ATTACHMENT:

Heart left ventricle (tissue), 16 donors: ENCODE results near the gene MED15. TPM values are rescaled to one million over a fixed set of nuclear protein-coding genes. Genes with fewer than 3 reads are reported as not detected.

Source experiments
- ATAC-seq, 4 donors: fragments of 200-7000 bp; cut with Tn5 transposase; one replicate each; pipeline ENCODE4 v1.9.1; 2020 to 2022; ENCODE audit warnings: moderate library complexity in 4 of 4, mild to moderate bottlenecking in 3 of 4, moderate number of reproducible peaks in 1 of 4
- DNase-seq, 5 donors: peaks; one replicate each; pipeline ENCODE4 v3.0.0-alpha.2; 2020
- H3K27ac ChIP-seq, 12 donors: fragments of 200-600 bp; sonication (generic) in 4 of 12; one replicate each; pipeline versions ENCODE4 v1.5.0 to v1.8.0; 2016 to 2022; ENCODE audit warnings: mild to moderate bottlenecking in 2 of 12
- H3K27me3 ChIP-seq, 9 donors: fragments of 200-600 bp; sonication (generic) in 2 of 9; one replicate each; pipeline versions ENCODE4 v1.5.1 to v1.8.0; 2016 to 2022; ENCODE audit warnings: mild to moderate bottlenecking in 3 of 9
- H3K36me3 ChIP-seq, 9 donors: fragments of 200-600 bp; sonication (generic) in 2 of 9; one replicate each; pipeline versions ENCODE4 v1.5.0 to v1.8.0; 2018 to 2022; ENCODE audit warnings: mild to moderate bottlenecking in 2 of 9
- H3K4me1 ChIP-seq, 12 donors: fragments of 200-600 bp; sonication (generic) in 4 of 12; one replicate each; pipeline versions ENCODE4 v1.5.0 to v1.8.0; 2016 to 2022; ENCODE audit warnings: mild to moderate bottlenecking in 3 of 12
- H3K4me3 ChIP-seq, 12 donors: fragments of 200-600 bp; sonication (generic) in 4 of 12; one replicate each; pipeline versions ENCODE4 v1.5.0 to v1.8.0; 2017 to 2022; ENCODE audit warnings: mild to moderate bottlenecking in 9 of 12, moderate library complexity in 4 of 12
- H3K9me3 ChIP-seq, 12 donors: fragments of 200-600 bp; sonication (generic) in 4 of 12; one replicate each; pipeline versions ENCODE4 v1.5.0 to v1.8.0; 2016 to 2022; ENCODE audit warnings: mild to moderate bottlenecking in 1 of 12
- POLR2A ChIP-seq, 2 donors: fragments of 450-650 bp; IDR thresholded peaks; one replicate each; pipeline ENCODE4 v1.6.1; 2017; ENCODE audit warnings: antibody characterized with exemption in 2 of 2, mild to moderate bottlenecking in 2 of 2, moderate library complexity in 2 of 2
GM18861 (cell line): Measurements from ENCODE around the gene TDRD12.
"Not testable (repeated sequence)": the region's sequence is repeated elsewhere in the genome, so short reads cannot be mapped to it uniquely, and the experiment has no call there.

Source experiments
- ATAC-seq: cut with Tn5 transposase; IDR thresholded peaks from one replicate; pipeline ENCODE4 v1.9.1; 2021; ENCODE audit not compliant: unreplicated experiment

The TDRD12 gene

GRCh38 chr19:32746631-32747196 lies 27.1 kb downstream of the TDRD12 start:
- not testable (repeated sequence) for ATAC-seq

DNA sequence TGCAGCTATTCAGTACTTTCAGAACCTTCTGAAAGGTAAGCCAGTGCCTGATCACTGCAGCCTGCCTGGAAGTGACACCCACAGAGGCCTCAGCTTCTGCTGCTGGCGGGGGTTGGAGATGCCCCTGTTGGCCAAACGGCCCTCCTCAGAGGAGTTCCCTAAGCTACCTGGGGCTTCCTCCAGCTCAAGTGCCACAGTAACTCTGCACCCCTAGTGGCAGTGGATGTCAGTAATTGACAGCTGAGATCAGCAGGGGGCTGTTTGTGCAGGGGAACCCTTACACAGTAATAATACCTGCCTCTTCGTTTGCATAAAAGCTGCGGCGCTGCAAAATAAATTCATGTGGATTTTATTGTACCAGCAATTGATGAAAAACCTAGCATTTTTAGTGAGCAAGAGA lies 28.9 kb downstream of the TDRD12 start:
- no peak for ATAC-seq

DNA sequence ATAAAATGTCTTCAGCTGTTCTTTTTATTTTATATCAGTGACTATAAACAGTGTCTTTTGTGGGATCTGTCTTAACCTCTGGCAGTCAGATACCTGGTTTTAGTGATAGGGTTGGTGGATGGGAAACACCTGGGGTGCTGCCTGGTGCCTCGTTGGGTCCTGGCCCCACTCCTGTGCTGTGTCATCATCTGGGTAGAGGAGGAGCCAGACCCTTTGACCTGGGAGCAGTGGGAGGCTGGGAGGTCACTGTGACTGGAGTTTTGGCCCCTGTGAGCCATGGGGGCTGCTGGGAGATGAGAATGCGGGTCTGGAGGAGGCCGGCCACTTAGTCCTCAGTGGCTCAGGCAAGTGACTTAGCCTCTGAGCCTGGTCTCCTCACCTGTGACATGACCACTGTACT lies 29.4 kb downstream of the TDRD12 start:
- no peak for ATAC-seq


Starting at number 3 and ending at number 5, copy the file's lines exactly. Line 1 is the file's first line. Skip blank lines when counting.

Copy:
- ATAC-seq, 4 donors: fragments of 200-7000 bp; cut with Tn5 transposase; one replicate each; pipeline ENCODE4 v1.9.1; 2020 to 2022; ENCODE audit warnings: moderate library complexity in 4 of 4, mild to moderate bottlenecking in 3 of 4, moderate number of reproducible peaks in 1 of 4
- DNase-seq, 5 donors: peaks; one replicate each; pipeline ENCODE4 v3.0.0-alpha.2; 2020
- H3K27ac ChIP-seq, 12 donors: fragments of 200-600 bp; sonication (generic) in 4 of 12; one replicate each; pipeline versions ENCODE4 v1.5.0 to v1.8.0; 2016 to 2022; ENCODE audit warnings: mild to moderate bottlenecking in 2 of 12